| VISIT NEBRASKA |
The rocky escarpments of Western Nebraska rise several hundred feet from the Southside of the North Platte River across three counties offering an unparalleled view of the Noth Platte River Valley. This land is protected by the state and has several vast areas open to the public to satisfy a variety of interests for both locals and visitors alike. Families, paleontology enthusiasts, hikers, hardcore campers, Audubon enthusiasts, Shutterbugs, hunters, and bikers are frequently thrilled at what the rugged lands of The Wildcast Hills have to offer.
Story by: Maria T. Morgan, BA, Anthropology
Photography: Hawk Buckman
| HIKING, CAMPING & SHUTTERBUG ADVENTURES
Maintaining affordable accessibility for this well cared for public/semi-public recreational land also requires the support of private land owners. It’s a balancing act that requires caution and careful planning to assure that local communities are enriched with healthy environments that enhance all of the lives of the people who reside there, which in turn enables these communities to create a welcoming place for travelers to experience as well. Wildcat Hills is a prime example of the successful implementation of this goal.
Wildcat Hills State Recreation Area provides an enchanting way to learn about the ecosystem in Western Nebraska and demonstrates how it has vastly changed through time. Their nature camps provide children with ways to interact with local wildlife and promote engagement with a fun curriculum.
The exotic wildlife that once lived here both shocks and amazes visitors and even surprises people familiar with paleontology. Hikers and bikers will love the intense beauty of the canyons cut deep into the north bluff as well as the diverse wildlife that thrives in mixed-grass prairie areas, mahogany shrublands, and pine woodlands.
While there are safer paths for families to follow that are wide and scenic, more adventurous adrenalin seekers will not be disappointed as they venture off tamer paths to explore narrow trails.
Evidence of rattlesnakes on rugged pathways will keep you alert along with the possibility of some favorite sightings such as bighorn sheep, deer, moose, mountain lions, and coyotes.
There’s a reason the trained staff at Wildcat Hills Recreation Area and Nature Center have advised visitors experiencing this fantastic adventure not to venture too far alone inside the 531-acre recreational area.
Primitive camping is also an option with 12 campsites perched atop the hills that provide an immersive view of the valley floor. Glam campers can enjoy themselves with the right gear and can sharpen their skills in bringing posh, comfortable surroundings to the wild outdoors, open skies, and scenic views of the Wildcat Hills.
Wildcat Hills’ beautiful habitat abundantly supports wildlife with many spectacular photo opportunities. Photographers and Audubon enthusiasts rarely leave disappointed with access to 27,000 acres open to the public to explore. Both Golden and Bald Eagles are frequently observed in WyoBraska along with Horned Larks, Pygmy Nuthatches, and Sandhill Cranes to name a few.
Wildcat Hills SRA e-bird site lists 133 varieties of sightings so far. Hunters have 230 acres at the Wildcat Hills Wildlife Management Area to roam and even novices can learn and fine-tune the skills necessary to humanely subdue prey at Wildcat Hills Shooting Sports Complex. Archers are also encouraged to enjoy what this recreation area has to offer. There’s also access to equipment for a small fee.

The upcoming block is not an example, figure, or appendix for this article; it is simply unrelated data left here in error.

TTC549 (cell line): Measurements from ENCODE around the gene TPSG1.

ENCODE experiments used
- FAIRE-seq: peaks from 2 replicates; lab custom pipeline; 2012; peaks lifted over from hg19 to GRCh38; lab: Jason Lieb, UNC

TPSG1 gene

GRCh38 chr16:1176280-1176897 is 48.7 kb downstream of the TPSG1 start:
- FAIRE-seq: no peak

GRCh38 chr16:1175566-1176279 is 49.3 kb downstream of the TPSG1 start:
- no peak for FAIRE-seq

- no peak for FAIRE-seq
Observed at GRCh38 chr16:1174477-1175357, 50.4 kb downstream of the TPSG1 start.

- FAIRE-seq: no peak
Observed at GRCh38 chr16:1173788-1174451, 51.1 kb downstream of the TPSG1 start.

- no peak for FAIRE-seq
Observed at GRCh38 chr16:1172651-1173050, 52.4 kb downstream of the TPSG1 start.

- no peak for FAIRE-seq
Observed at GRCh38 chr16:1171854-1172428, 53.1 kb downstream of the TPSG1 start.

| SUCCESS AT WILDCAT HILLS NATURE CENTER
State Recreation areas are vital and many people are dedicated to preserving them. The experiment of defunding the maintenance of our public lands to clear the way for more private investors has certainly challenged states charged with the task of preserving public lands in the United States, yet you would never notice visiting Wildcat Hills. Also, GPS technology has been helping to expand access to even more land by discovering public properties that have been unintentionally blocked by private property.
The Theodore Roosevelt Conservation Partnership is a coalition of leading hunting, fishing, and conservation organizations that have been using this GPS technology to open them up to the public. Efforts with the Land and Water Conservation Fund are just two driving forces tackling this issue and plan to restore access to 16.43 million acres across the United States.
Nebraska is known for safeguarding access to conservation lands, but our neighbors to the west in Wyoming still have 1.11 million acres to unlock for public use.
The enclosure of the commons has been occurring since the 1800s as our Nebraska expanded and the settlement became necessary to give birth to this great nation. Fortunately, our founders had the foresight to keep aside enough public land so that every citizen would be empowered to enjoy this beautiful country in all its glory.
While states have been obliged to fill the gap with less government funding by creating partnerships with private interests, the task of protecting our heritage with access to public land such as The Wildcat Hills is still intact and growing. We envision these partnerships continuing to have success guaranteeing future generations’ access to Nebraska’s natural resources. The Wildcat Hills is a glowing example of Nebraskans working together to assure access to public lands for future generations.
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